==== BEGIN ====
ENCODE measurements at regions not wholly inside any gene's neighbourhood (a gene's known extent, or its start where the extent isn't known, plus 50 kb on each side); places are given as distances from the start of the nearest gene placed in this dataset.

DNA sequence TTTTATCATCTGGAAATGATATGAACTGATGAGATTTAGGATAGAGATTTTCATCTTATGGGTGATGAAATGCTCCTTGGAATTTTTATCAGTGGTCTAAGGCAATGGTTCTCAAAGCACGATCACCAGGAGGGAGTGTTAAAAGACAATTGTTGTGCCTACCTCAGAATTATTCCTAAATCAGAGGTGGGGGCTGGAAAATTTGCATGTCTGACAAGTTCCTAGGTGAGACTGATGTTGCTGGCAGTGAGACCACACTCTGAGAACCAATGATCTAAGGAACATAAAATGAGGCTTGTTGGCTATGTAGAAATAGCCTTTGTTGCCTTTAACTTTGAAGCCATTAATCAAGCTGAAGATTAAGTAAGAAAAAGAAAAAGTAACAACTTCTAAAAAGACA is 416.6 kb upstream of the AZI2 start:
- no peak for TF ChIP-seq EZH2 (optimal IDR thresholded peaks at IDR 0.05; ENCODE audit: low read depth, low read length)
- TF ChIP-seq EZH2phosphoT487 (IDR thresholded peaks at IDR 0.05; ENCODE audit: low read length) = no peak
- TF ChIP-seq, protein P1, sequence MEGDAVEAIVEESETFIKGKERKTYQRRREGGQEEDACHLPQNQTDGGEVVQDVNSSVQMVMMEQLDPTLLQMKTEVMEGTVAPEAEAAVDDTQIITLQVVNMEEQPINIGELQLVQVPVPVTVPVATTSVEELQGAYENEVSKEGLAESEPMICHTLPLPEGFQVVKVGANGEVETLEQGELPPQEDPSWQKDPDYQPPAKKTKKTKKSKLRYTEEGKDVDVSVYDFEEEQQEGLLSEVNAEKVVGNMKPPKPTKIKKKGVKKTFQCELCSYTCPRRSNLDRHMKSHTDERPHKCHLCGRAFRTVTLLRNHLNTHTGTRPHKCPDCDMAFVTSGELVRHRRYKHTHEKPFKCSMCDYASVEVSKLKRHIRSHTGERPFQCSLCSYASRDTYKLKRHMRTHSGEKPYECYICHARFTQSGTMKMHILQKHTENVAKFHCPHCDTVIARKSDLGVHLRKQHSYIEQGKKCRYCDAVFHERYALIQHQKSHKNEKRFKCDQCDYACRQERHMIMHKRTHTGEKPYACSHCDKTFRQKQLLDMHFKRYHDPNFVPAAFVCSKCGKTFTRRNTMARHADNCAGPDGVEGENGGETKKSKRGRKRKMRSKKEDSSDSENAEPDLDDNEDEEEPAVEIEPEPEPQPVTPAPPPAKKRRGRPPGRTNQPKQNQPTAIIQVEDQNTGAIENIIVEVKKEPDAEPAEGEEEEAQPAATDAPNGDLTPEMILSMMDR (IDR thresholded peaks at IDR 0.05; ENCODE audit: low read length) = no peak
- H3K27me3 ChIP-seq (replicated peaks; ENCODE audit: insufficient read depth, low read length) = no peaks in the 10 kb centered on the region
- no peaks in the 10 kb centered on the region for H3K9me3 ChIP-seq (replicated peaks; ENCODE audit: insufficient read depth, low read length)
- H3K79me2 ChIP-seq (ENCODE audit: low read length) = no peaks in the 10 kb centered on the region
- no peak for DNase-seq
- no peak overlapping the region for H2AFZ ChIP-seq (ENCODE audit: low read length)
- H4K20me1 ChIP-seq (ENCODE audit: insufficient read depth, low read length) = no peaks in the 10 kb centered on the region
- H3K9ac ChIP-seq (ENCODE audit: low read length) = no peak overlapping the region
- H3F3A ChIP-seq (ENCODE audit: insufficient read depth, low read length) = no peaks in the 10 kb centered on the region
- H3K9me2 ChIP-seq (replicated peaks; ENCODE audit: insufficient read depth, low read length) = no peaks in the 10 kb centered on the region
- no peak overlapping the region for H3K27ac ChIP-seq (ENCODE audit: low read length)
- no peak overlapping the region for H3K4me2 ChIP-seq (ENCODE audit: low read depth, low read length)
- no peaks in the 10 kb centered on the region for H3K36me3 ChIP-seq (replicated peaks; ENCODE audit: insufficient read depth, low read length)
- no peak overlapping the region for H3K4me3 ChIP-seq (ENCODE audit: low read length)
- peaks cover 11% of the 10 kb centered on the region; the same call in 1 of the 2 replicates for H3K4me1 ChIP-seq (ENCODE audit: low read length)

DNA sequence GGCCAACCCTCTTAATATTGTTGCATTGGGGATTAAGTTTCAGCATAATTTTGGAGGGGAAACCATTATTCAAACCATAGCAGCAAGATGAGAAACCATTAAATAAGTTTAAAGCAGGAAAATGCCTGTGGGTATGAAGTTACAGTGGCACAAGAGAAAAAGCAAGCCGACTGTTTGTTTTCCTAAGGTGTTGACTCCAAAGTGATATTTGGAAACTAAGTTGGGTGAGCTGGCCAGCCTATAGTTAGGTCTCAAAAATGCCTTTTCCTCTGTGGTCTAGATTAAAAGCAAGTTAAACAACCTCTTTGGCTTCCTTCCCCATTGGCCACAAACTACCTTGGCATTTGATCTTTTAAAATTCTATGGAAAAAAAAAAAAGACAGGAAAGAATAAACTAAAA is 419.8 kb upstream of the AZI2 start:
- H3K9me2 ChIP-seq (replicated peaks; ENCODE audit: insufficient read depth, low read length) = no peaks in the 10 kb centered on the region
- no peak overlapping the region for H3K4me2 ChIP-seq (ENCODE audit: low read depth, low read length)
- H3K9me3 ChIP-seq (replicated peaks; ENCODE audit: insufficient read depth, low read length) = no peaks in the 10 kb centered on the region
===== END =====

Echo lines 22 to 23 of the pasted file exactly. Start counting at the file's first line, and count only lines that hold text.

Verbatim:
- no peak overlapping the region for H3K4me2 ChIP-seq (ENCODE audit: low read depth, low read length)
- H3K9me3 ChIP-seq (replicated peaks; ENCODE audit: insufficient read depth, low read length) = no peaks in the 10 kb centered on the region